One corner of a triangle has a 60° angle and the length of the two adjacent sides are in ratio 1 : 3. Calculate the angles of the other triangle corners (0,1°:s precision, 1 point / correct angle).

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One corner of a triangle has a 60° angle and the length of the two adjacent sides are in ratio 1 : 3. Calculate the angles of the other triangle corners (0,1°:s precision, 1 point / correct angle).

Mathematics
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:)
I think I have to first find the size of the opposite side to 60 degree angle right? i used cosine rule to do so and found 2.65, however I dont know what to do now
2.645, not 2.65

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Yes, you're on the right track. Now use sine rule to find your angles...but, note you only have to use it once because the sum of the angles of a plane triangle is 180 degrees (and by the time you apply the sine rule, you'll have two of them).
ok, so then I just sub the 2 angs form 180 and.... right?
First find one of the other angles.
ok I just did
79.2
something is not right
I think you found the sum of 60 and one of the other ones, 19.1.
is 2.645 right for the third side?
\[\frac{a}{\sin \theta}=\frac{\sqrt{7} a}{\sin 60^o}\]
i found one angle to be 19.1
Your third side is right, assuming, in your ratio of 1:3, the side with the '1' has unit length. A more general assumption is that this side has length 'a', so that the other side has length 3a.
The side opposite 60 degrees would then have length,\[\sqrt{7}a\]
Yes, you're right.
how?
oh, yeah, i get it
How? Cosine rule, like you used before (if you're asking how I get sqrt(7)a?).
Once the other angle's found, you're done.
ok, subing 19.1+60 from 180 gives 100.9
but
when i try to find the last angle using sine rule, it gives me 79.2
which is right?
Yeah, you're right...
i did something wrong then
Bizarre
:)
In mathematics, if you end up with a contradiction, it's because one of your assumptions is wrong...so what assumption(s) were made?
the ratio of sides 1 to 3, the sine rule, the cosine rule and the 60 angle
Does your question say "the length of *the* two adjacent sides" or "the length of two adjacent sides"?
the
whats the difference?
'the' restricts your choice
it says adjacent
but i still dont see what I did wrong :(
Omg, it just dawned on me - there are two possible solutions!
One set will have (60, 9.1 and the other) and (60, 79.2, other)
One assumption was missed - that there is only one solution.
I constructed a triangle on the description in GeoGebra and have (60,9.1,100.9) as one solution.
:) so there is just one solution?
No, it's coming about because the arc of sine (in on rotation) has TWO angles whose sine is positive and the same value.
in *one* rotation
so, is it then imposible to find both of the angles correctly?
No, it's just that you collect both possible solutions from the arc of sine on each angle, and then put them in the appropriate combinations (i.e. so they add to 180).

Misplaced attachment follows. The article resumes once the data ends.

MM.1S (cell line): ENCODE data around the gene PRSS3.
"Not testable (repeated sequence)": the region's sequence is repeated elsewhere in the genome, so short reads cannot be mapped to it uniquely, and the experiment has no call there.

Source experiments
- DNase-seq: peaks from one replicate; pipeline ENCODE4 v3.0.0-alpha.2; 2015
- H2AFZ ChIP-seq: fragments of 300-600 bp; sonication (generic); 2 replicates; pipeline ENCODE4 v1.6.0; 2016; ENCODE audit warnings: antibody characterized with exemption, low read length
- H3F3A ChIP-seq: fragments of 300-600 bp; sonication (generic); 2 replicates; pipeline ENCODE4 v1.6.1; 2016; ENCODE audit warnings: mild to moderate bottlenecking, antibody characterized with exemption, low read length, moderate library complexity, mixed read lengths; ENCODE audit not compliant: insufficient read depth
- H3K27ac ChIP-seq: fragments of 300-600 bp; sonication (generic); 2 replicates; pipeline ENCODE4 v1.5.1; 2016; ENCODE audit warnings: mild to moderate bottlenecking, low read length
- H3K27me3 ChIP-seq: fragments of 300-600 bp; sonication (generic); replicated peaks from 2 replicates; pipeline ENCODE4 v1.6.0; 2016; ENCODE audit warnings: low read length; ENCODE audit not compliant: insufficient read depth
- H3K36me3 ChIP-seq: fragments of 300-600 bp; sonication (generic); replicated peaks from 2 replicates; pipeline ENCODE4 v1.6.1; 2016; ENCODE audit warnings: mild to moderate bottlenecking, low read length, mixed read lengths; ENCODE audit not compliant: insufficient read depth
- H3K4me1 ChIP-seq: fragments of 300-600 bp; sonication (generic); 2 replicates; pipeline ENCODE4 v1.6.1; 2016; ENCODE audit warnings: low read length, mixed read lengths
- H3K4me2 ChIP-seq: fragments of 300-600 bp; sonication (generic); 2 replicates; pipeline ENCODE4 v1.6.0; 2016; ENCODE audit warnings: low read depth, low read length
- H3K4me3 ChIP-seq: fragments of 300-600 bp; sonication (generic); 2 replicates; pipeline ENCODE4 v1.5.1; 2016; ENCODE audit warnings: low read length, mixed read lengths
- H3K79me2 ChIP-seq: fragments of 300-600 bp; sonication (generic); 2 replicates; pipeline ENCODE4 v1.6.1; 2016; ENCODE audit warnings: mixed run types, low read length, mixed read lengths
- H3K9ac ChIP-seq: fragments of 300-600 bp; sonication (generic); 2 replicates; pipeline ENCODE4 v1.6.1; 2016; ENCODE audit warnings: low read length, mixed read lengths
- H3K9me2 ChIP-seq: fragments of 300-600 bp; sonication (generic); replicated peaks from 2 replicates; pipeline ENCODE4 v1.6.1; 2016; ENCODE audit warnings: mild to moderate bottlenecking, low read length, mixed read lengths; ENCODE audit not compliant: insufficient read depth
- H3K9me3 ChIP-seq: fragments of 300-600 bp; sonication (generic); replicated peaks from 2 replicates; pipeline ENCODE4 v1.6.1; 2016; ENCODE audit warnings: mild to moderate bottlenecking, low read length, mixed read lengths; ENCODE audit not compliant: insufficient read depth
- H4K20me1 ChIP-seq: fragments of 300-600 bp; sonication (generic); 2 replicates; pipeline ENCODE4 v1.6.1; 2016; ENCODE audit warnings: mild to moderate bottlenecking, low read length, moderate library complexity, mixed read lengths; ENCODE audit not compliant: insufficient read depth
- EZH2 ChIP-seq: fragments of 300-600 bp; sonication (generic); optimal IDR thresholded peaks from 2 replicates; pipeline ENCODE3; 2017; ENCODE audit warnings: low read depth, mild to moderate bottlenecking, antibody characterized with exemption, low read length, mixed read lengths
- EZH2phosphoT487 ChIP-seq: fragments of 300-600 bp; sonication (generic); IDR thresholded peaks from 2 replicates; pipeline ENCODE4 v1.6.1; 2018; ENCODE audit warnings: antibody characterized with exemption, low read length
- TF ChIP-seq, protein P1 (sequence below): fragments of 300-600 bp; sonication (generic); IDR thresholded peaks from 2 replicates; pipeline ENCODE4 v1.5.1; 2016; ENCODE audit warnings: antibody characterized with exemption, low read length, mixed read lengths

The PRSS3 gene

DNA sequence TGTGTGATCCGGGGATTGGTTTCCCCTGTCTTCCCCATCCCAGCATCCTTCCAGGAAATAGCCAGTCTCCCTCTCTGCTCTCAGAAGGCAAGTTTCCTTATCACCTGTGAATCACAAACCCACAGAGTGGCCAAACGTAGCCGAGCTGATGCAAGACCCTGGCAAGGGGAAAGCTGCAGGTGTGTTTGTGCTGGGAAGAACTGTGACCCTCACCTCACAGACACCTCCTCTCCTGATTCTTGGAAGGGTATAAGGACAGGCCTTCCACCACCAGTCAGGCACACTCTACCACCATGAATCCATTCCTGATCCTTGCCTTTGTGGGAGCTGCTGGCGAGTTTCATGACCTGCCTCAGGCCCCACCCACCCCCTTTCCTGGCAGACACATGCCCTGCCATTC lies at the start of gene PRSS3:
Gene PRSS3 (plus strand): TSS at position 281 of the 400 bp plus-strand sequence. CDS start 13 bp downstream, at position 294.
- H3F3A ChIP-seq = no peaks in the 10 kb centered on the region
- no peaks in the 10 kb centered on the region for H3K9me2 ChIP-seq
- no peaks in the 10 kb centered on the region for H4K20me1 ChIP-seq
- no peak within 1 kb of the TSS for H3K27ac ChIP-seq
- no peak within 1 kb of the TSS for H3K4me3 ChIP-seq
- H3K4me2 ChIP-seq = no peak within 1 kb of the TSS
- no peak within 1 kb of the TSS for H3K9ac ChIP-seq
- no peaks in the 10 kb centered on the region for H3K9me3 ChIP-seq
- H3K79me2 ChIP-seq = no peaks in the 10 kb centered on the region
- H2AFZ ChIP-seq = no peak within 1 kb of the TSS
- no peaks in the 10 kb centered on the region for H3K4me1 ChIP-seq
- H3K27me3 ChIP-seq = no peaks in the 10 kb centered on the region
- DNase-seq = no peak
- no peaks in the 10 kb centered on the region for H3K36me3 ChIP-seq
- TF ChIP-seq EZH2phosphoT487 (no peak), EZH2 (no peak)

so, how do I answer the quesstion in a work book? which set of angles do I choose?
ok..I'm trying to figure out a way to do it so that it doesn't take a millennium to type.
wouldn't the other angle be 30 and the other 90?
since the other is 60?
\[\frac{\sin \alpha}{3a}=\frac{\sin 60}{\sqrt{7}a}\rightarrow \sin \alpha = \frac{3\sqrt{3}}{2\sqrt{7}}\]
Now
in the arc of 360 degrees, \[\alpha = \sin^{-1}\frac{3\sqrt{3}}{2\sqrt{7}}\] degrees AND\[\alpha = 180- \sin^{-1}\frac{3\sqrt{3}}{2\sqrt{7}}\]
where \[\sin^{-1}\frac{3\sqrt{3}}{2\sqrt{7}}\approx 79.1^o\]
So the possible angles you get as solutions when considering this combination of sides is\[79.1^o, 100.9^o\]
Try taking the sine of both of them in your calculator.
So you have NO CHOICE but to accept two solutions for this first combination of sides.
ok I get it
THANKS ALOT
hang on...
ok
just one question, is it a right triangle? ^_^
the question does not specify
because if so, then the other 2 angles are 90 and 30, otherwise , loki's answer is true :)
Wait wait wait...
:)
When you take the arc of sine here you'll get two solutions for each angle, which are algebraically correct.
lol, alright
So, calling those angles alpha and beta, you have\[\alpha \in \left\{ 79.1,100.9 \right\}\]and\[\beta \in \left\{ 19.1, 160.9 \right\}\]
BUT
only certain combinations of those angles will give you a true conclusion here, since you have an additional constraint: that the angles\[\alpha, \beta, 60^o\]must sum to 180 degrees.
So you have to find those combinations elements from the set of alpha and beta that will allow you to get 180 (after you add 60 to them). You see?
then alpha is 100.9 and beta is 19.1 ?
There are four possible combinations, but only ONE combination works
Yes
and he strikes again~ lol
and i;m drunk - came back from a dinner
but you've answered it , weirdly in such a state ._. did you get it andy?
It's similar to a situation when you have to solve the quadratic equation, which might have something to do with length, and you get two solutions - one positive, one negative. You apply an additional constraint (i.e. physical measurements aren't negative) and discard one of the solutions. Here, the constraint is that you can only take those angles whose sum will be 180.
yes
and, lokisan, you dont sound like drunk
maybe half drunk ~
\[\left\{ \alpha, \beta|\alpha + \beta +60^o=180^o , \alpha \in \left\{ 79.1,100.9 \right\},\beta \in \left\{ 19.1,160.9 \right\} \right\}\]
discrete mathematics ^^" ...
yes...so the above set is 19.1 and 100.9.
Phew
Good question.
LOL
Happy with that BMFan?
yeah, it is hard, but i am damn happy
awesome

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